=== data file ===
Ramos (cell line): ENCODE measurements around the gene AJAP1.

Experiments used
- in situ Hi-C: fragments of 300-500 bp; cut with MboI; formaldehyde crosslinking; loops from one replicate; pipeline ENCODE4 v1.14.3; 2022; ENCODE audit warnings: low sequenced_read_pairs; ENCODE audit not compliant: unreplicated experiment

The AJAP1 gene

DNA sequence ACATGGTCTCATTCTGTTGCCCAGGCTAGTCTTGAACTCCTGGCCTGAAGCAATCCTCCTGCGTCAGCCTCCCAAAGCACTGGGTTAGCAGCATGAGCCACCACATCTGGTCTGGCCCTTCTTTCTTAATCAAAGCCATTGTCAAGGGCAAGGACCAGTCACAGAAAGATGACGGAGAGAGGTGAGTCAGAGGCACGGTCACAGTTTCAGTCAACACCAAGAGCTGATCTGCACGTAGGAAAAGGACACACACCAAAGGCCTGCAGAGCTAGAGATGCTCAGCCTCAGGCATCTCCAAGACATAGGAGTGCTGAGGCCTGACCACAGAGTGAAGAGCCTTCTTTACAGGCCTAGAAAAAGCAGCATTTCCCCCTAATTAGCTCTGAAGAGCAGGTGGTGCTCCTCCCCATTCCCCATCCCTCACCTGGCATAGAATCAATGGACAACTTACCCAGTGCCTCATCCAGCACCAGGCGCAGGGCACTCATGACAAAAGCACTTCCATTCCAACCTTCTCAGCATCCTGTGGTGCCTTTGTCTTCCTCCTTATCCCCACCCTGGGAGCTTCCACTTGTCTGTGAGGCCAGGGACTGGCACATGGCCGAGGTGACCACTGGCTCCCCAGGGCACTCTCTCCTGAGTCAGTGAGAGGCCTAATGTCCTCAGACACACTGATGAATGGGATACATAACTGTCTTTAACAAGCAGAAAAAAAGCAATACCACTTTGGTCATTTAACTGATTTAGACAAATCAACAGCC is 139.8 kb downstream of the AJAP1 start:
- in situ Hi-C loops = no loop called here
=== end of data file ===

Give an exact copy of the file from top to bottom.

Ramos (cell line): ENCODE measurements around the gene AJAP1.

Experiments used
- in situ Hi-C: fragments of 300-500 bp; cut with MboI; formaldehyde crosslinking; loops from one replicate; pipeline ENCODE4 v1.14.3; 2022; ENCODE audit warnings: low sequenced_read_pairs; ENCODE audit not compliant: unreplicated experiment

The AJAP1 gene

DNA sequence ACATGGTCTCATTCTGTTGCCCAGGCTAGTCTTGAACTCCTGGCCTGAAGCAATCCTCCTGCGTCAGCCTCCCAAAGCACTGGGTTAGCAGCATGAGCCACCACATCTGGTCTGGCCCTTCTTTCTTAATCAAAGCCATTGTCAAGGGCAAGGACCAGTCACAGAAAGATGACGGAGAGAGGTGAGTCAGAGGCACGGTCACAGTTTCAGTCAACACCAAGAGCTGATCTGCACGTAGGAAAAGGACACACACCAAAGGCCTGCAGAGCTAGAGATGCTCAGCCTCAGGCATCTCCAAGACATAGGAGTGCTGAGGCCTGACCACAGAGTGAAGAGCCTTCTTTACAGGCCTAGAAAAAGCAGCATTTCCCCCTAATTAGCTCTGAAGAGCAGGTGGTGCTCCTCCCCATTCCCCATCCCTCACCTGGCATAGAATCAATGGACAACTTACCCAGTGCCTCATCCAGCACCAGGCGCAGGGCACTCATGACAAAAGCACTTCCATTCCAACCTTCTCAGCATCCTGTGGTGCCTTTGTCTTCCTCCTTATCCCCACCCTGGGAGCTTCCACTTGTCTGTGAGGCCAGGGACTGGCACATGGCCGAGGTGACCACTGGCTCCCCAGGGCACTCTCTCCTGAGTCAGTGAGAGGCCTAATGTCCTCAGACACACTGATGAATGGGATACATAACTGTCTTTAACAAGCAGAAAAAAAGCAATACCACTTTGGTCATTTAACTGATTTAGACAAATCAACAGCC is 139.8 kb downstream of the AJAP1 start:
- in situ Hi-C loops = no loop called here